Pasternak, who is not part of the executive committee, says he plans to propose that the city host “educational seminars” to explain Toronto’s anti-discrimination policy to all grant recipients.

Pasternak says the executive committee considered cutting Pride funding. “Various options were discussed. Do we delay funding? Do we pull funding? Those were discounted because the cultural-grants funding allocation was not on the agenda.”

Pasternak confirms he saw the motion to pull Pride’s funding: “the draft of a motion that I saw with red lines going through it that had to do with defunding, but was out of order. There wasn’t the rules to support it. It was just not in the cards.”

He adds, “It may have been discussed, but it’s always being discussed. That shouldn’t be a shock.” Pasternak says funding for Pride is not guaranteed. “What’s seriously discussed is deferring funding until after the parade to see whether QuAIA marched or not.”

Cossman sees Pasternak’s crusade more as an attack on Pride than on keeping out what he calls offensive speech. “This is just a new, legitimate way to beat up on Pride,” she says. “Things can be offensive. That doesn’t mean they are illegal.”

With attention turning to WorldPride next year, Pasternak says, it’s even more important to ensure QuAIA is banned. “You know, there’s deep concerns, based on comments in the press, that there is an orchestrated attempt to turn WorldPride in 2014 into an international hate-fest…There will be thousands of people here from all over the world carrying anti-Israel and anti-Jewish signage, and Toronto’s reputation will be permanently damaged. That can’t happen.”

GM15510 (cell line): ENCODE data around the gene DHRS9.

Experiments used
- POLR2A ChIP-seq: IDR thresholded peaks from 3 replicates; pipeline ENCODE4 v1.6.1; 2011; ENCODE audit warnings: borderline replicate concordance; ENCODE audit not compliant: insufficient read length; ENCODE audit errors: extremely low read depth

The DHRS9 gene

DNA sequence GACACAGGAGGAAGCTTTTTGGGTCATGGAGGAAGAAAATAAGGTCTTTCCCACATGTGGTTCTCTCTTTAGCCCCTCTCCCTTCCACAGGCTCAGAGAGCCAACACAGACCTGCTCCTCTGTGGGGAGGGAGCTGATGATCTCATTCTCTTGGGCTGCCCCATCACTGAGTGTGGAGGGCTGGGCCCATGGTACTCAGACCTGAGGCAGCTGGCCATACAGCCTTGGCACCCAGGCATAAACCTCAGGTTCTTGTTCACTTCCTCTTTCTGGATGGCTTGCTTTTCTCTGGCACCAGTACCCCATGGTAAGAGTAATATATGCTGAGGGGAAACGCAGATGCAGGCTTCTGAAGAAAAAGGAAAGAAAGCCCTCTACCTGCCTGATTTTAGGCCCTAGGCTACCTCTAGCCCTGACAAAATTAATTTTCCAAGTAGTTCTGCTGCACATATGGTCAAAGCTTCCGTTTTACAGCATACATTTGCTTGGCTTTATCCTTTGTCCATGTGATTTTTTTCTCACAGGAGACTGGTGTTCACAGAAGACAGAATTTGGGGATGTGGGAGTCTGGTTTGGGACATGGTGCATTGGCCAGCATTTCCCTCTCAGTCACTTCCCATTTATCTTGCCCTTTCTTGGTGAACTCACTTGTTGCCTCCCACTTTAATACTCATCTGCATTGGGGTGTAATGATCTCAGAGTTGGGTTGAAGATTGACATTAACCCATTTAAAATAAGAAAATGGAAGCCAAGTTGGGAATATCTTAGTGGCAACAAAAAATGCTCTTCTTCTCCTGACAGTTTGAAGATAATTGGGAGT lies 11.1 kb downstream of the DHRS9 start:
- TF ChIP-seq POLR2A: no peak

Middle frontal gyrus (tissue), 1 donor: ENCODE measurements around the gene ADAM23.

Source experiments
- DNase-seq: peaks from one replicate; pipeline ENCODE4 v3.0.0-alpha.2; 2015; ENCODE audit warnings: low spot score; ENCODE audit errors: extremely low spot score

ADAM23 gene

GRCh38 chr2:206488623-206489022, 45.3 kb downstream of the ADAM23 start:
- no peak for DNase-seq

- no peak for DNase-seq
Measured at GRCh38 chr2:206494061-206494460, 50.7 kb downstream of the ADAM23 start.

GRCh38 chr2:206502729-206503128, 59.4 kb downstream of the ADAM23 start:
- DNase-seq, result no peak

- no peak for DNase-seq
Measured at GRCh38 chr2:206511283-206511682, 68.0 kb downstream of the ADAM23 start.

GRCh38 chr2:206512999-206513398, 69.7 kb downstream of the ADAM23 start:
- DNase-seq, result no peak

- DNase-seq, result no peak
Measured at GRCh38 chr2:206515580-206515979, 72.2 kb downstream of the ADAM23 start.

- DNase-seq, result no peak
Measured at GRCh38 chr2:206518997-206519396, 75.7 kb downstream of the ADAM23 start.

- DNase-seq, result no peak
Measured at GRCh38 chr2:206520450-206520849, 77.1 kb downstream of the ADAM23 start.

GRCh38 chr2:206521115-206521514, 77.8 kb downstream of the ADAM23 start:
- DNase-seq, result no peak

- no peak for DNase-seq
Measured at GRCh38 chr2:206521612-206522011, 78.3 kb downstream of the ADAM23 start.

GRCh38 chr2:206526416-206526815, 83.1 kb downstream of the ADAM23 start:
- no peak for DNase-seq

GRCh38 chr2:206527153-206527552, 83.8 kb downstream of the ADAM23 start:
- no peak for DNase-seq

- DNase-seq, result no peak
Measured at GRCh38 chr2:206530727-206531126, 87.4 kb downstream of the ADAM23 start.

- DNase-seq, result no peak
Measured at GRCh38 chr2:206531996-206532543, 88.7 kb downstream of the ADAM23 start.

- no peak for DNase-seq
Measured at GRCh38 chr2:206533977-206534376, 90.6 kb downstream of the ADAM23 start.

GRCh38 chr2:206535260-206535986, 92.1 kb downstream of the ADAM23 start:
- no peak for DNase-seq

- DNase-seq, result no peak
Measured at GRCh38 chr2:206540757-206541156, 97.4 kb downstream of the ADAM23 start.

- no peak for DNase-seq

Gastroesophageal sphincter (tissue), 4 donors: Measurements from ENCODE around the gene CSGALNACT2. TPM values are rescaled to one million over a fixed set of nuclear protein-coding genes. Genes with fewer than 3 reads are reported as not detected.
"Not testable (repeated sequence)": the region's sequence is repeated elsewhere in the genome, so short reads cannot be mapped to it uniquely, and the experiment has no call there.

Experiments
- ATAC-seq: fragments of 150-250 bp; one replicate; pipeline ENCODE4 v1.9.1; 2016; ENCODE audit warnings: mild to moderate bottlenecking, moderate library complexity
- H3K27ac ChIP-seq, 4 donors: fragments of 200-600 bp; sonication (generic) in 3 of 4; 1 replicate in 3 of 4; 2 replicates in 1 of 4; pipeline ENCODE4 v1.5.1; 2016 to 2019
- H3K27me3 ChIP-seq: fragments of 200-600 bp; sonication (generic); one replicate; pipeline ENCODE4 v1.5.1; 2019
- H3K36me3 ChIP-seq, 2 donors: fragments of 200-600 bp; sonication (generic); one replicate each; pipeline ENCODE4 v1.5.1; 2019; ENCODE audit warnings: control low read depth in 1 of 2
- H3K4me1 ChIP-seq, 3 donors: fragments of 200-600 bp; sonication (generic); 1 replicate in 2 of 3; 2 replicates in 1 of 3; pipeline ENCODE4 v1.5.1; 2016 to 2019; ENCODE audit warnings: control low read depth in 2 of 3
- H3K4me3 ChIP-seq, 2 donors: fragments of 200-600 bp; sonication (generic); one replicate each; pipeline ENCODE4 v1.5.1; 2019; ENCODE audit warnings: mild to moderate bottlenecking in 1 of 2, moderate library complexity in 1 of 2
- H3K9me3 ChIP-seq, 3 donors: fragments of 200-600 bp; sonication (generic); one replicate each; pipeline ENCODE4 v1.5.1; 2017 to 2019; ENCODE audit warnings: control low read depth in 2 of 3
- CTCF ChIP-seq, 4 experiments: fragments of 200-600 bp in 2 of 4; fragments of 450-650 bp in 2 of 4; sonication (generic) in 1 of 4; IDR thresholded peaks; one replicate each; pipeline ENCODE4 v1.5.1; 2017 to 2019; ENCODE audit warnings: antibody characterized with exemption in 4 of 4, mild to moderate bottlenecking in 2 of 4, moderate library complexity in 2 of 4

Pasternak says he doesn’t think “world conflicts” should be a part of the Pride parade. “Do we really want to start importing world conflicts onto our streets and into our cultural festivals? That’s a dangerous path to go down.”

On April 23, Piers Handling, director and CEO of the Toronto International Film Festival, told Xtra that TIFF frequently screens films about world conflicts, including films that use the phrase “Israeli apartheid.” Handling was clear: as long as it’s not hate speech, TIFF supports free speech.

Pasternak says he is not likely to scrutinize TIFF, or other cultural organizations, in the same way because a film takes place “in a closed theatre,” as opposed to a big outdoor parade in front of a million people. “Those are two completely different things. I plan to talk to TIFF. Believe me.

“There is a mythology that there is a double standard between the Pride parade and other institutions,” he says. “That’s just not true.”

But Cossman challenges Pasternak to start policing all recipients of city funding. “Are they going to now go after all of them and make sure that nobody ever does anything with Israeli apartheid, and if they do will he take away their funding? No, they are just doing it with Pride.

“This is about one thing: free speech. We don’t need to even talk about Israeli apartheid, because that’s not the point . . . Free speech means sometimes hearing things you don’t like or are offended by. Even [anti-gay preachers can come to Pride] as long as they don’t promote hate.”